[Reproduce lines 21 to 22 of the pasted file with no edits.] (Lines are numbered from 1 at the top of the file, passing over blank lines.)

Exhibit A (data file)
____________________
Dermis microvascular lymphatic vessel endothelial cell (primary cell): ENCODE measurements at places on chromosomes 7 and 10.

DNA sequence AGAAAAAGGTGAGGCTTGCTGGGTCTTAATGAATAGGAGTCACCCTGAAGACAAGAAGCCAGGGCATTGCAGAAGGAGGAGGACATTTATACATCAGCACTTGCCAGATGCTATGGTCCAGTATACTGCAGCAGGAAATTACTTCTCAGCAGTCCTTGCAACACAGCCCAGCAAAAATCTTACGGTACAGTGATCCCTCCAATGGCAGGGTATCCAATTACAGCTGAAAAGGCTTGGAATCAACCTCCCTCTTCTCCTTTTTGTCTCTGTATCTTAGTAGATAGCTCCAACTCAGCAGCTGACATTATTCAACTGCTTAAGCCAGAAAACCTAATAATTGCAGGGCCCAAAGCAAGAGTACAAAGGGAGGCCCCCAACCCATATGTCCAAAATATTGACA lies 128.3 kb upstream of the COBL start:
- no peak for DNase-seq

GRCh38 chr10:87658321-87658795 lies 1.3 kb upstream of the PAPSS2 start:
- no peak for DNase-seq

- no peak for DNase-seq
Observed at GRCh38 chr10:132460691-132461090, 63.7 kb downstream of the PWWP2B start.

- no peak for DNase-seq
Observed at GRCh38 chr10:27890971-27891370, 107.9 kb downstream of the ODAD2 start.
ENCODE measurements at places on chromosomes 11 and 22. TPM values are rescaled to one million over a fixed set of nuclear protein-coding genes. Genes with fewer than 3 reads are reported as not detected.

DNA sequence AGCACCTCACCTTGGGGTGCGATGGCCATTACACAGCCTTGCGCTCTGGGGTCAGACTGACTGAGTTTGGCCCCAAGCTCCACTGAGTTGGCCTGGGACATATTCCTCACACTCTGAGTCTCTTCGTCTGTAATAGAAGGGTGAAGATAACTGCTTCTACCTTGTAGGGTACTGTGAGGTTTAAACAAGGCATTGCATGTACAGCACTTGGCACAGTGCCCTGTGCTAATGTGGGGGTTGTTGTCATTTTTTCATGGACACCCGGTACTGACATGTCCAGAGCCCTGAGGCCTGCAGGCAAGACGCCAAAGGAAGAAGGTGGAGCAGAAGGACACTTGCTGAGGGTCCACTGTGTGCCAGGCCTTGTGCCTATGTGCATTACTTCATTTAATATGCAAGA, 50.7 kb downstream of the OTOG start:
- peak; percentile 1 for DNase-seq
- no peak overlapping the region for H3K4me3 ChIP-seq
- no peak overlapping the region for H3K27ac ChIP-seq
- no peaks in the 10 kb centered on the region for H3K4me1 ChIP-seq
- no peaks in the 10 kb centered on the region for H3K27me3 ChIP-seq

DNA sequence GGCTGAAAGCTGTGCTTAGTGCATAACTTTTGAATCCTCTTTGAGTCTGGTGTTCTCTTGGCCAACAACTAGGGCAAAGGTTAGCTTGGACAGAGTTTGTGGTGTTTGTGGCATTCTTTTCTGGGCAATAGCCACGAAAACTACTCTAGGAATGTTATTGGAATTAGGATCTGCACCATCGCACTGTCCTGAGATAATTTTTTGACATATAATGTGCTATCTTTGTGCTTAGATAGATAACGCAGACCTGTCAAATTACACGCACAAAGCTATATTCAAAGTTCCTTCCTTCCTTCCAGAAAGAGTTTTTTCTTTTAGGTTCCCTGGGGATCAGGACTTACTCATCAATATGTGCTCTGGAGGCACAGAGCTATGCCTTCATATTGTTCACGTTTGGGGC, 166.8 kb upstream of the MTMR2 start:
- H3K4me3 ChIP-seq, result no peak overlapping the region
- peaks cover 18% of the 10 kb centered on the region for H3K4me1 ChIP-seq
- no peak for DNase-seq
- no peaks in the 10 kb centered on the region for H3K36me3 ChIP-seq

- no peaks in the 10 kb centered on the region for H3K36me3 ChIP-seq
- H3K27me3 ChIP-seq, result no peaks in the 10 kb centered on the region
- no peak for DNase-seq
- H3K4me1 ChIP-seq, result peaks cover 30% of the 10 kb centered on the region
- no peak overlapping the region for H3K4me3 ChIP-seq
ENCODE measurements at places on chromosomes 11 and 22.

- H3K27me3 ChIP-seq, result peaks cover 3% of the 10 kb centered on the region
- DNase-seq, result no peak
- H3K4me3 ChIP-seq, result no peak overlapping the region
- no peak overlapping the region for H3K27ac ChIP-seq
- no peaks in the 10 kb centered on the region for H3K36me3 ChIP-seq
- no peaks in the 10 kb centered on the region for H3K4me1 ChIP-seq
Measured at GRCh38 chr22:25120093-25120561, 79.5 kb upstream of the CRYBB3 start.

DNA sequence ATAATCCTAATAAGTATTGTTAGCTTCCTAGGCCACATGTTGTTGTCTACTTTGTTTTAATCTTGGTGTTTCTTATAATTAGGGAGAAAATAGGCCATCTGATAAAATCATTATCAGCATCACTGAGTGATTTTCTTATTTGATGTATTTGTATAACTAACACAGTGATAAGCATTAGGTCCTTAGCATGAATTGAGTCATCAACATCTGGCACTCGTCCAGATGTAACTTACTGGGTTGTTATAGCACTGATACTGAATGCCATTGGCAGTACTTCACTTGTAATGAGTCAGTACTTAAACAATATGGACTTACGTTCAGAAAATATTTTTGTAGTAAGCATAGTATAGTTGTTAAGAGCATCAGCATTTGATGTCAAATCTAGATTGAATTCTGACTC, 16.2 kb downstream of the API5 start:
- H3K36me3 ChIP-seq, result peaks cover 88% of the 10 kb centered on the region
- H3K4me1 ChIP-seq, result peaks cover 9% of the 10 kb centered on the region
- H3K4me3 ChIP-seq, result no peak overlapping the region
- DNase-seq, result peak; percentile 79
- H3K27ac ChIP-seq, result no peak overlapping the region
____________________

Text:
- no peaks in the 10 kb centered on the region for H3K36me3 ChIP-seq

- no peaks in the 10 kb centered on the region for H3K36me3 ChIP-seq